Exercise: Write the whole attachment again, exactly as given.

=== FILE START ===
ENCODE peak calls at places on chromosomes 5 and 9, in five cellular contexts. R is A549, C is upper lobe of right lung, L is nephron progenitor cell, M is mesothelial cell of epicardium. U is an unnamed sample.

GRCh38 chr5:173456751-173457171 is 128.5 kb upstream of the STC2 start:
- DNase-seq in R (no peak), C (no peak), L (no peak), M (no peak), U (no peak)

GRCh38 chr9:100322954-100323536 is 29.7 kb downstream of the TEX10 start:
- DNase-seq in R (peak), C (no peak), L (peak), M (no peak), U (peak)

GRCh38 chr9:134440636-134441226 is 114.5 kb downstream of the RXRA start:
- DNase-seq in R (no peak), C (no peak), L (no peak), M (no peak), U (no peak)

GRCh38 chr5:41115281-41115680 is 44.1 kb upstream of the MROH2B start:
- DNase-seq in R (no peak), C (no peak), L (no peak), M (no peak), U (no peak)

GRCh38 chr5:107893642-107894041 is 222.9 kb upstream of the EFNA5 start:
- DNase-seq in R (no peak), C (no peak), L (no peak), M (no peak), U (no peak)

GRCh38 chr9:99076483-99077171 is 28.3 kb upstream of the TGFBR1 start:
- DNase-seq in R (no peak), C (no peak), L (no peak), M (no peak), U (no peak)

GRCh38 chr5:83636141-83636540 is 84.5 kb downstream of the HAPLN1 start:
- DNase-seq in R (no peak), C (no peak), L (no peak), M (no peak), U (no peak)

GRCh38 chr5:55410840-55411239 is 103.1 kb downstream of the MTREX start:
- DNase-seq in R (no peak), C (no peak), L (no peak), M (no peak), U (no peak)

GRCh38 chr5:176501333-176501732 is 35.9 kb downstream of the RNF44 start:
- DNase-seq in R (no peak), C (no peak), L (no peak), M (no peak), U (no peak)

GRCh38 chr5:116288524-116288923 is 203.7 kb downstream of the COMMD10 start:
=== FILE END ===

ENCODE peak calls at places on chromosomes 5 and 9, in five cellular contexts. R is A549, C is upper lobe of right lung, L is nephron progenitor cell, M is mesothelial cell of epicardium. U is an unnamed sample.

GRCh38 chr5:173456751-173457171 is 128.5 kb upstream of the STC2 start:
- DNase-seq in R (no peak), C (no peak), L (no peak), M (no peak), U (no peak)

GRCh38 chr9:100322954-100323536 is 29.7 kb downstream of the TEX10 start:
- DNase-seq in R (peak), C (no peak), L (peak), M (no peak), U (peak)

GRCh38 chr9:134440636-134441226 is 114.5 kb downstream of the RXRA start:
- DNase-seq in R (no peak), C (no peak), L (no peak), M (no peak), U (no peak)

GRCh38 chr5:41115281-41115680 is 44.1 kb upstream of the MROH2B start:
- DNase-seq in R (no peak), C (no peak), L (no peak), M (no peak), U (no peak)

GRCh38 chr5:107893642-107894041 is 222.9 kb upstream of the EFNA5 start:
- DNase-seq in R (no peak), C (no peak), L (no peak), M (no peak), U (no peak)

GRCh38 chr9:99076483-99077171 is 28.3 kb upstream of the TGFBR1 start:
- DNase-seq in R (no peak), C (no peak), L (no peak), M (no peak), U (no peak)

GRCh38 chr5:83636141-83636540 is 84.5 kb downstream of the HAPLN1 start:
- DNase-seq in R (no peak), C (no peak), L (no peak), M (no peak), U (no peak)

GRCh38 chr5:55410840-55411239 is 103.1 kb downstream of the MTREX start:
- DNase-seq in R (no peak), C (no peak), L (no peak), M (no peak), U (no peak)

GRCh38 chr5:176501333-176501732 is 35.9 kb downstream of the RNF44 start:
- DNase-seq in R (no peak), C (no peak), L (no peak), M (no peak), U (no peak)

GRCh38 chr5:116288524-116288923 is 203.7 kb downstream of the COMMD10 start: